Miami Heat's Supporting Cast the Difference in NBA Finals

Rob Mahoney@RobMahoneyNBA Lead WriterJune 22, 2012

MIAMI, FL - JUNE 21:  Mario Chalmers #15 of the Miami Heat celebrates in the locker room after they won 121-106 against the Oklahoma City Thunder in Game Five of the 2012 NBA Finals on June 21, 2012 at American Airlines Arena in Miami, Florida. NOTE TO USER: User expressly acknowledges and agrees that, by downloading and or using this photograph, User is consenting to the terms and conditions of the Getty Images License Agreement.  (Photo by Mike Ehrmann/Getty Images)
Mike Ehrmann/Getty Images

The Miami Heat's title run went completely according to plan: Shane Battier and LeBron shared duty as nominal power forwards, Mike Miller hobbled his way into a phenomenal title-worthy performance, Norris Cole transformed his game with a haircut and Mario Chalmers made each of the Heat's playoff opponents pay.

Miami's role players certainly tend to make things interesting, and though they're typically stacked into a human lightning rod, this time around that group just so happened to nudge along LeBron James, Dwyane Wade and Chris Bosh to an NBA title. Not a bad ride for the league's most maligned supporting cast.

Miller's Game 5 performance was by far the most cinematic, if only because there's a certain glory to a hunchbacked shooter trotting his way into spot-up three-pointers. He made seven threes in the entire series, and every single one of them came on Thursday night. Miller's jumper may have taken its time to show up in the NBA Finals, but it certainly has a knack for timely appearances, if nothing else. 

I'm still not sure I understand how Cole managed to resurrect his ability to play pro-level basketball, but I don't question the powers of the high top fade. A trip to the barber shop seemed to instill a remarkable confidence in Cole, who was suddenly taking the shots he had otherwise passed up on, and better yet for Miami: he was actually making them.

Cole never quite lived up to the promise he showed early in the season, but the fact that his confidence was salvaged so late in the season was incredibly valuable to the Heat—even if more so in Game 4 than Game 5.

Battier's exploits likely deserve an anthology of some sort. The analytics wunderkind isn't as quick or nearly as effective as he once was, but Battier's defensive versatility is among the reasons why the Heat are being crowned champions, and why so many legacies are supposedly being rewritten at this very moment.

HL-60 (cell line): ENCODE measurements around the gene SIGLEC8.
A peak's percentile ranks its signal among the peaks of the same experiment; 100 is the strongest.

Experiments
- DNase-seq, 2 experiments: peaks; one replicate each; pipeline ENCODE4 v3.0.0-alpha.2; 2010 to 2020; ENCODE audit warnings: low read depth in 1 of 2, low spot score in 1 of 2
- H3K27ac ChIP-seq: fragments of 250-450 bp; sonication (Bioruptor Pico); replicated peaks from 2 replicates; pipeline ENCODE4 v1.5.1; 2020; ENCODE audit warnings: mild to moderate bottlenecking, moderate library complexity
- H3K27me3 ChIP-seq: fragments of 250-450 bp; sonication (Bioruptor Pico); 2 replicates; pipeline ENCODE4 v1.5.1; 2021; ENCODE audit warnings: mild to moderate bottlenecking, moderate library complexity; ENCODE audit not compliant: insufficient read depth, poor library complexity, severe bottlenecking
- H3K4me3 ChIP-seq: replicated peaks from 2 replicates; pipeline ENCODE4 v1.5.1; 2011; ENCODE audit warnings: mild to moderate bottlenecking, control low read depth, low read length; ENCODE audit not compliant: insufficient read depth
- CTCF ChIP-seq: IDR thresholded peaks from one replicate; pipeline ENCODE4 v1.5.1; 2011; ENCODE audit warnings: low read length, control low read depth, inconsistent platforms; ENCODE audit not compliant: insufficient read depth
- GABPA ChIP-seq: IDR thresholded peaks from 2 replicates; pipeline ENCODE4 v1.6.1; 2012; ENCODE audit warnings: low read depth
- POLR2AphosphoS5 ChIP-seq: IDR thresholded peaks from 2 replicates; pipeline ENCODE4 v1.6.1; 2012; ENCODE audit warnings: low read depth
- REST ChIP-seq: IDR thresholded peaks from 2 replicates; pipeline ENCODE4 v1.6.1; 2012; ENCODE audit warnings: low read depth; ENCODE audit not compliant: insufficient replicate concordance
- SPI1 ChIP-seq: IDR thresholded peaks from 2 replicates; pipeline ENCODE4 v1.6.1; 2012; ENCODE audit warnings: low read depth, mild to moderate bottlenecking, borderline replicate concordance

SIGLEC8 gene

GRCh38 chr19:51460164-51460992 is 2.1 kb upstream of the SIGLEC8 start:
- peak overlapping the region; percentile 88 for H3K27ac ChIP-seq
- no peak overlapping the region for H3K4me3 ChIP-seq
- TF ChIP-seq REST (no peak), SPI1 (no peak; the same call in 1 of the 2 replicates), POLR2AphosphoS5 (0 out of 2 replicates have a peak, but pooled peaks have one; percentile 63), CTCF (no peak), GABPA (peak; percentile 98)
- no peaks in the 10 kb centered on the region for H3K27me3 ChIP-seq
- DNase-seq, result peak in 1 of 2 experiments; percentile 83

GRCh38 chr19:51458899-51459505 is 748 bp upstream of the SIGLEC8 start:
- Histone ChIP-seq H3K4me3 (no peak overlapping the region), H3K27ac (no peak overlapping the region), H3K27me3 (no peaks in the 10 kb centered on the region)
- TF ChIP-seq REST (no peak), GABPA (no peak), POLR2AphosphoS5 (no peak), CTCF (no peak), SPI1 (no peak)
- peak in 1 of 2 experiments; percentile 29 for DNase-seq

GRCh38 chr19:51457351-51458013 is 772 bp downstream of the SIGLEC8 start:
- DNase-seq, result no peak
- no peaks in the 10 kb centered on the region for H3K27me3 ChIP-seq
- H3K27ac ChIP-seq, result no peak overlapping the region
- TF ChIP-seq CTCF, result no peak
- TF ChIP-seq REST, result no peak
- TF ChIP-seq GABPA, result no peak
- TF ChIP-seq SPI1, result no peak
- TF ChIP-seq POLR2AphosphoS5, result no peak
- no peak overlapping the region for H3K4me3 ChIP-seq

The narrative would have been doctored quite differently had Battier not been around to relieve James at crucial moments, available in the corners to hit threes, and flexible enough defensively to adjust for Bosh's absence.

It was in Chalmers the Heat might have seen the greatest range in potential benefit to detriment. When Battier's shot is off, he still provides some defensive value. When Miller's shot is off, he's pulled from the game. When Cole isn't contributing, he disappears from the rotation. But Chalmers is in a position where the Heat largely have to play him, and yet his tendency to commit costly turnovers and force difficult shots turns him into the more than occasional net-negative.

Chalmers has the potential to be a legitimately destructive force, and yet in Games 4 and 5, he was among Miami's best players. His two outings totaled 35 points and 10 assists, output highlighted by the disappearance of Chalmers' zero-sum opposite.

Miami's title run started with—and was propelled by—James, Wade and Bosh. But credit each of these role players for their contributions in various increments, be it Cole's limited finals minutes or Battier's continued work throughout. They were all important. They were all valuable. Hell, they were all essential. This was a series that the Heat could very easily have lost, but James was his most magnificent self, and for perhaps the first time in his NBA career, he had the kind of help he so desperately needed.